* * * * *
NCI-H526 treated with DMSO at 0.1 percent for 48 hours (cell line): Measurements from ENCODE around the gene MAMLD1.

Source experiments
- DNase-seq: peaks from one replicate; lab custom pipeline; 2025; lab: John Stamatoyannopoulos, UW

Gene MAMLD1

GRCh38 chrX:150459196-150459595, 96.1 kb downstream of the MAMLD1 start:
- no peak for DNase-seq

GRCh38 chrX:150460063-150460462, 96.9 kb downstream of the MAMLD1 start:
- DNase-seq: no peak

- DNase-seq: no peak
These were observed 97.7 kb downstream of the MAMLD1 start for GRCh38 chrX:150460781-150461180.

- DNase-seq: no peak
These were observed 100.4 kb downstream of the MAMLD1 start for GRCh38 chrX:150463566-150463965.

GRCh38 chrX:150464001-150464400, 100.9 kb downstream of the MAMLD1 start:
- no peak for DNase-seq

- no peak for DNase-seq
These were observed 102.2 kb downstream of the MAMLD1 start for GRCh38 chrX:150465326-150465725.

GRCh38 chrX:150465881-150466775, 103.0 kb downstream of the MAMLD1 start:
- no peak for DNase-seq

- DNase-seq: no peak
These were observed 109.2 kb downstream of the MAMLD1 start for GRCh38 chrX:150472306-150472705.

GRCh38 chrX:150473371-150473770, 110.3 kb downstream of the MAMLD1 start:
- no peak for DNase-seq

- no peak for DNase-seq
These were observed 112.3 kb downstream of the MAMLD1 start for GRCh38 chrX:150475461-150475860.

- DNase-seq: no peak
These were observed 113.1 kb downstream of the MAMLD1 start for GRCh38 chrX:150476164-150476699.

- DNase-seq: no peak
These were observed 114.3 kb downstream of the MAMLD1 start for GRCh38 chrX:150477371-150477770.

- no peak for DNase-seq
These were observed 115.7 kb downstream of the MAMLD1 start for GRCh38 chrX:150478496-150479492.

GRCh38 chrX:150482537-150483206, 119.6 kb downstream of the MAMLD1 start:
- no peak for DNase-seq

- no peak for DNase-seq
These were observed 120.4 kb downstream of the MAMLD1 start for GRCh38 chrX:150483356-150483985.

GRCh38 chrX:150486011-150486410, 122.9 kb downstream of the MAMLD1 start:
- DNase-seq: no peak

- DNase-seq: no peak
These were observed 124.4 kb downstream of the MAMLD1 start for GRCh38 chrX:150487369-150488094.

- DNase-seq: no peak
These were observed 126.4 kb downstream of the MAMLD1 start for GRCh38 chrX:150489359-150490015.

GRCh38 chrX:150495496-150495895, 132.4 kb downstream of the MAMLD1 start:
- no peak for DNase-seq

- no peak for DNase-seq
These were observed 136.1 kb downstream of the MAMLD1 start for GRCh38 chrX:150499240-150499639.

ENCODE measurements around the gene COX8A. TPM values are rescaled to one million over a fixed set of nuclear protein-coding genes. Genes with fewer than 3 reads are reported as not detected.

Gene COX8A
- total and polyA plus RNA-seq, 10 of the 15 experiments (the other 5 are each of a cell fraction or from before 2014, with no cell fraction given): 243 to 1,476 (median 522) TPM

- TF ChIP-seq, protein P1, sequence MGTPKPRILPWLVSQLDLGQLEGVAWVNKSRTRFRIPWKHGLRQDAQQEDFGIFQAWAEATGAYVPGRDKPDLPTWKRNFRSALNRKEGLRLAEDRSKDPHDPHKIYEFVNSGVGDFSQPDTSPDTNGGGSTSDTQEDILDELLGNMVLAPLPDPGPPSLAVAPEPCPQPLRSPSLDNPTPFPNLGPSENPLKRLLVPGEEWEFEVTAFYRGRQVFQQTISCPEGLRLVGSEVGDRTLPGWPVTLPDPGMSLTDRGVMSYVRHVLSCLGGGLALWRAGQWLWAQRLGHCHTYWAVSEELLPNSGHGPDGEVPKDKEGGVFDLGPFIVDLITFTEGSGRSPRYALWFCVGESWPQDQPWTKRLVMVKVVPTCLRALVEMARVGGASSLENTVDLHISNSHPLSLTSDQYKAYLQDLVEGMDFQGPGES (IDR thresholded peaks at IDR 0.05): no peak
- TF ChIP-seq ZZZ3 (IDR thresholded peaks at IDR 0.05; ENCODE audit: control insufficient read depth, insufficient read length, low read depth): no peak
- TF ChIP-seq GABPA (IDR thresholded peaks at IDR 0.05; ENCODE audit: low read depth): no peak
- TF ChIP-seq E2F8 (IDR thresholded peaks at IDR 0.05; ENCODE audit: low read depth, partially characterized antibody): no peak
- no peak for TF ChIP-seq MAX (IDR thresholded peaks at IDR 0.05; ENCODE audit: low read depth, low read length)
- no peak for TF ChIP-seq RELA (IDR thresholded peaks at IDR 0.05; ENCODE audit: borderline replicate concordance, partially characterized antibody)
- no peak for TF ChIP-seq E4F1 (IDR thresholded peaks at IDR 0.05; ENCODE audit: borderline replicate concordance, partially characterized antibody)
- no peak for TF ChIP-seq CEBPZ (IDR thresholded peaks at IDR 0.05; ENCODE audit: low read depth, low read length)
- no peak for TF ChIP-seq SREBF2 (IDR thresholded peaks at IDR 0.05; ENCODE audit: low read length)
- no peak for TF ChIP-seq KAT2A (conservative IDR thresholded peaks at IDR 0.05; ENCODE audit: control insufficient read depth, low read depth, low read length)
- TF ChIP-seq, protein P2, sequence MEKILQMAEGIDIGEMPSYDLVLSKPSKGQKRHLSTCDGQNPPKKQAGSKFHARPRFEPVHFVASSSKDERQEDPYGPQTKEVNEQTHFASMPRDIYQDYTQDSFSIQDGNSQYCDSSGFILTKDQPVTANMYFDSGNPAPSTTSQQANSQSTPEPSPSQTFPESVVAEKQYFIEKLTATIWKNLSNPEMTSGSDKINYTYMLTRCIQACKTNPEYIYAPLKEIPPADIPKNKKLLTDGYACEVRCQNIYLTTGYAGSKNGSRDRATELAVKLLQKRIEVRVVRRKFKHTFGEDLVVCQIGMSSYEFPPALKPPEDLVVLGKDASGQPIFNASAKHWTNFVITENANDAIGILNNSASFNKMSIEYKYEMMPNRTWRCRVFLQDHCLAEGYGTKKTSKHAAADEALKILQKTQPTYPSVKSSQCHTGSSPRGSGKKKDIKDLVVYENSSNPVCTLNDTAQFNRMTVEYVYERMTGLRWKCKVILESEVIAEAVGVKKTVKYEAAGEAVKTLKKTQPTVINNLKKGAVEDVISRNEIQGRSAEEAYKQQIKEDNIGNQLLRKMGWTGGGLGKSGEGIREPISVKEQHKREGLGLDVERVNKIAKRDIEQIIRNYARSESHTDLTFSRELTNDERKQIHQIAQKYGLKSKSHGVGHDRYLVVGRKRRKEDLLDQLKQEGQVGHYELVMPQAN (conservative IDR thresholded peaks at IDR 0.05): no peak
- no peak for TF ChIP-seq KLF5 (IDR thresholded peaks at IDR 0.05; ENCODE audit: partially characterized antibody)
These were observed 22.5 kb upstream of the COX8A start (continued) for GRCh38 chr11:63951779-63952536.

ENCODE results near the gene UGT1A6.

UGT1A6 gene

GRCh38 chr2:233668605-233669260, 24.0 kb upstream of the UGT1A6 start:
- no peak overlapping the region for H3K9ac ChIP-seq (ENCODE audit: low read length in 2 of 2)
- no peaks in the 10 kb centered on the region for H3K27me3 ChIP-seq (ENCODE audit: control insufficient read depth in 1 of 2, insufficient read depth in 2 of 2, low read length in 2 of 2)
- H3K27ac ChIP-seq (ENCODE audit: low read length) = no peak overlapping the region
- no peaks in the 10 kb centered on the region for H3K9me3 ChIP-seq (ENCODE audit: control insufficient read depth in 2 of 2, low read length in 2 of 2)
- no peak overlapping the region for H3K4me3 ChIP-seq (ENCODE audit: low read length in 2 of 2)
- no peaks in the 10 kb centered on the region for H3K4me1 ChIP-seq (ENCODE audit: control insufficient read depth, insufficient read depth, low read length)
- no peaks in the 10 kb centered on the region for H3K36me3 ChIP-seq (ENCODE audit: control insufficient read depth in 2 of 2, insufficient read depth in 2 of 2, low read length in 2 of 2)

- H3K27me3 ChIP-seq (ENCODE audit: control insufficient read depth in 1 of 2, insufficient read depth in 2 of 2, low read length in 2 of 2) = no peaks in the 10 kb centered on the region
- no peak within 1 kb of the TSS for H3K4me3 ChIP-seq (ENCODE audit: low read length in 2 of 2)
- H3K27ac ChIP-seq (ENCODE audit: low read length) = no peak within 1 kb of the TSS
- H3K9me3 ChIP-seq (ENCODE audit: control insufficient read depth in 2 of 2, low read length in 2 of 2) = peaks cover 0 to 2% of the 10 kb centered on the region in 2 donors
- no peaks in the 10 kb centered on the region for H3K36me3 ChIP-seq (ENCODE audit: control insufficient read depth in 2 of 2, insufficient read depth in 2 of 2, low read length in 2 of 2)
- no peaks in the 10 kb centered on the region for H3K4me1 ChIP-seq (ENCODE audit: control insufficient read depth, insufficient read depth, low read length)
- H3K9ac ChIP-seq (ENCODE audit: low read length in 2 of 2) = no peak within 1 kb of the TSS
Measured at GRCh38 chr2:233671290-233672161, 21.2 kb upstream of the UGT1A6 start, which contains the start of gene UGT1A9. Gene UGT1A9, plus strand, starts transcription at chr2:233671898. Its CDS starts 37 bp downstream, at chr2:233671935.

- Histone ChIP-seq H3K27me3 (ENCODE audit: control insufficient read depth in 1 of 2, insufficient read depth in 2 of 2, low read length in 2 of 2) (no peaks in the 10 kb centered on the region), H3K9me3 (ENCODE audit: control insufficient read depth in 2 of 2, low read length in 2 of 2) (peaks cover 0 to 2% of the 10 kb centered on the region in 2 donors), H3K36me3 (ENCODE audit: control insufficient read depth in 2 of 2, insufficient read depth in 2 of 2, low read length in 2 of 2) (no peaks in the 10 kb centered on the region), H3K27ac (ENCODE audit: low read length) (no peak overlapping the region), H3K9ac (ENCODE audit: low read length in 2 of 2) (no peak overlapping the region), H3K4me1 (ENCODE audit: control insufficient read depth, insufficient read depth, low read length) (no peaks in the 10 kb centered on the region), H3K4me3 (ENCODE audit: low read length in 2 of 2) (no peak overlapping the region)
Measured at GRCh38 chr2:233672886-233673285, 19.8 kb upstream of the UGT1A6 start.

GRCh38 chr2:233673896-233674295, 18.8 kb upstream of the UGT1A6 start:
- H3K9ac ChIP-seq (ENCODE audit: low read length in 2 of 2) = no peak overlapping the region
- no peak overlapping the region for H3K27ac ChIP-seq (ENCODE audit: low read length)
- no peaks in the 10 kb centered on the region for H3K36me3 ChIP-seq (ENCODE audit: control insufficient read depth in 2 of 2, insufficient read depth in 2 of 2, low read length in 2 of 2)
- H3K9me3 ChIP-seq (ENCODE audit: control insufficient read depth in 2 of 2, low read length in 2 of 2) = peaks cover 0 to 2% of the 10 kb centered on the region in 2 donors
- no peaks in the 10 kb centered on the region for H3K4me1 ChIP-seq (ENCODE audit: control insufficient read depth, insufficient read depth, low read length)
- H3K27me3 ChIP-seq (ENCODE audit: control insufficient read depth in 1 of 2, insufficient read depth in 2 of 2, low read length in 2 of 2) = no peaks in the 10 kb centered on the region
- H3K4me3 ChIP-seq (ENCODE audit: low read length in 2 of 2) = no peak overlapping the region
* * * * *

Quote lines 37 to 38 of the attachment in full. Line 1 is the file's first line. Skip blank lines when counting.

- DNase-seq: no peak
These were observed 124.4 kb downstream of the MAMLD1 start for GRCh38 chrX:150487369-150488094.